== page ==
Adding to the tension surrounding the upcoming poll, a suicide bomber hit an election rally of a regional party in southwestern Pakistan, killing 85 people. The bombing was the biggest attack in Pakistan in more than a year and the third incident of election-related violence this week.


Sri Lankan police hold alleged trainer of suicide bombers

Updated 9 min 18 sec ago
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Sri Lankan police hold alleged trainer of suicide bombers

  • Arrested Egyptian national living in Sri Lanka illegally for four years, police say
  • Eight countries promise help to combat terror, says leader

COLOMBO: An Egyptian man arrested north of the Sri Lankan capital Colombo on Wednesday is alleged to have trained suicide bombers who carried out the Easter Sunday attacks on the island, investigators said. 
 
The 44-year-old Egyptian national was arrested in Madampe, a coastal town 40 km north of Colombo, following a tip-off.
 
Ruwan Gunasekera, a Colombo police spokesman, said that the man had been living illegally on the island without a passport or valid visa for more than four years.
 
Police are investigating whether the suspect trained the suicide bombers responsible for a wave of attacks on hotels and churches on the island that left more than 350 people dead and hundreds injured.
 
Eight of the nine suicide bombers have been identified by police, the spokesman said.
 
The names of the attackers were withheld because of security concerns. However, Arab News learned that among the nine were Mohammed Insaf and Mohammed Azaam Mohammed Mubarak, who struck the Shangri La Hotel.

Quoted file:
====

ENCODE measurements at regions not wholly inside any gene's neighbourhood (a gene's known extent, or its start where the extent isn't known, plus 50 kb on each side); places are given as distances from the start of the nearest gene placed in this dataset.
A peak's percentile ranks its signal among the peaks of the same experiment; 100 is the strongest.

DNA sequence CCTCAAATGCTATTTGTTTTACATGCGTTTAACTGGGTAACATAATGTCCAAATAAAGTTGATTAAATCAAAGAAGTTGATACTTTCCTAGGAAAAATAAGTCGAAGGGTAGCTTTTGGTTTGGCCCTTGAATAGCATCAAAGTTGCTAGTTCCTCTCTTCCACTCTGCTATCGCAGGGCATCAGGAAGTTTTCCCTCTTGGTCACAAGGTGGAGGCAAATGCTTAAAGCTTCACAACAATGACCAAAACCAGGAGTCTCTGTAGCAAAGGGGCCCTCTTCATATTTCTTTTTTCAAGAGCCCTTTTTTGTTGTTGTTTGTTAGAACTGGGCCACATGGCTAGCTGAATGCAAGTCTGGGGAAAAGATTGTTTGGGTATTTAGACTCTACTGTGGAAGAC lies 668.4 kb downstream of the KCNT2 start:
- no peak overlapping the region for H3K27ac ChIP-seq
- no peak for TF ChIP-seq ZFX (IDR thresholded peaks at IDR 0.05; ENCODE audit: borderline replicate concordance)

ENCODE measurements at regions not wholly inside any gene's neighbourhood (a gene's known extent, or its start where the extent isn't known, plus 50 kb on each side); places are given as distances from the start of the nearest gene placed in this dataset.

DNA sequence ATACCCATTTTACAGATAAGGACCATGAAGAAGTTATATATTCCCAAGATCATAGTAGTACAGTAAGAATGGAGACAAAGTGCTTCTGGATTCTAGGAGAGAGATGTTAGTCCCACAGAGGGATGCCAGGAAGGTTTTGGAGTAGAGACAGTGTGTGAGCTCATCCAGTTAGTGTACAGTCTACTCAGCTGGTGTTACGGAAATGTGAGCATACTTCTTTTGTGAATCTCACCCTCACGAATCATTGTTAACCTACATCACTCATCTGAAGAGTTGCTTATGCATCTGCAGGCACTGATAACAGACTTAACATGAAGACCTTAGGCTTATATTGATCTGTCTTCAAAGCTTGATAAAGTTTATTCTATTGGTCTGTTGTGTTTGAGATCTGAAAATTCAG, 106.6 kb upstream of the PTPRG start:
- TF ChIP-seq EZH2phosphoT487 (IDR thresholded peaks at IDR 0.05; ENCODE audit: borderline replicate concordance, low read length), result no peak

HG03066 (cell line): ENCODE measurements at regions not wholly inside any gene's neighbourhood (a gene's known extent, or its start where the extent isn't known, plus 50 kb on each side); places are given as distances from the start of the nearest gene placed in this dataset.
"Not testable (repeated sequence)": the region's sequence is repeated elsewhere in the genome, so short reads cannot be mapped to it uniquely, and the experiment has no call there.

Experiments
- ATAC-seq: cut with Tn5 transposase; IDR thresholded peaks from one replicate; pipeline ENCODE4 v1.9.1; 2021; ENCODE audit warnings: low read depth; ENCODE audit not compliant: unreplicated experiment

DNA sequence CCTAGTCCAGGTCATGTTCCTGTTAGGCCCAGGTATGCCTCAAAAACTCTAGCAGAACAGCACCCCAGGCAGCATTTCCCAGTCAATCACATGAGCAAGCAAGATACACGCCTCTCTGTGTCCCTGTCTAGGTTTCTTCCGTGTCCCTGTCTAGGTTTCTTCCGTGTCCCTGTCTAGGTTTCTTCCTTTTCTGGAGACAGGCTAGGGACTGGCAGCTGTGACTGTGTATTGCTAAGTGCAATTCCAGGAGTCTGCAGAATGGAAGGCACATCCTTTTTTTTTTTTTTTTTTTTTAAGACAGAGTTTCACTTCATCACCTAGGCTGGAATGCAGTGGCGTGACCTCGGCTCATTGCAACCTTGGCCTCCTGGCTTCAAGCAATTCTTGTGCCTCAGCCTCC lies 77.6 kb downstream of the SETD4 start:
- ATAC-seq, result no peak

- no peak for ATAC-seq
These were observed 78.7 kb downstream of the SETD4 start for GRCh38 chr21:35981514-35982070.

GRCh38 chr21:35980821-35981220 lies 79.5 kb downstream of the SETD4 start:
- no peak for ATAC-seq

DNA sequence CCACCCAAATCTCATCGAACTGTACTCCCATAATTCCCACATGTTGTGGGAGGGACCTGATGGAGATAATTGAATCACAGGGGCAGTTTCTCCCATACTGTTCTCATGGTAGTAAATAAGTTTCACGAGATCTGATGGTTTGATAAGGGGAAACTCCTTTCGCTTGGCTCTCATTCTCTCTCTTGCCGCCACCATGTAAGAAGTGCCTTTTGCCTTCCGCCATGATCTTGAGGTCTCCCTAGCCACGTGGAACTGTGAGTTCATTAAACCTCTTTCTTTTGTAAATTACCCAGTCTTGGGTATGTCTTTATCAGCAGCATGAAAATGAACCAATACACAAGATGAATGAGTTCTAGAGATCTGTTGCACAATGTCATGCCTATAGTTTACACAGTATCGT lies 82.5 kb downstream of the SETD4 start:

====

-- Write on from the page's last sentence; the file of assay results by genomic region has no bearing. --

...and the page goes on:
State Minister of Defense Ruwan Wijewardene said that most of the suicide bombers were well educated and hailed from upper middle-class families. One of the bombers had studied in the UK and did his doctorate in Australia, he added.
 
Ministry of Foreign Affairs spokesman Niluka Kudirgamuwa told Arab News on Wednesday that the bodies of 13 of the 36 foreigners killed in the bomb blasts have been repatriated. Fourteen foreign tourists are still missing.
 
Sri Lankan President Maithripala Sirisena told foreign ambassadors on Tuesday that eight countries, including the US and Germany, have pledged technological and intelligence assistance to combat terror on the island.
 
He appealed to other countries to cooperate “in this fight against the menace of terrorism.”
 
The Sri Lankan leader said that law enforcement agencies had acted swiftly to identify and arrest those responsible for acts of terrorism.
 
Envoys who offered help included representatives of the UN and EU, and ambassadors of Germany, the US, Denmark, Norway and Pakistan.
 
Sirisena said that intelligence gained during the 30-year civil war on the island will be used in the fight against terrorism following the introduction of emergency powers.
 
A block on social media will be lifted by Thursday, he said. 
Meanwhile, Archbishop Cardinal Malcolm Ranjith told Muslim foreign ambassadors and high commissioners who visited him to offer their condolences on Wednesday, that Muslims have successfully coexisted with other communities in the island for centuries.

Turkish Ambassador Tunca Ozcuhadar said the attack is neither communal nor political but was carried out by a group of misled youths who may have had some links with some extremist groups.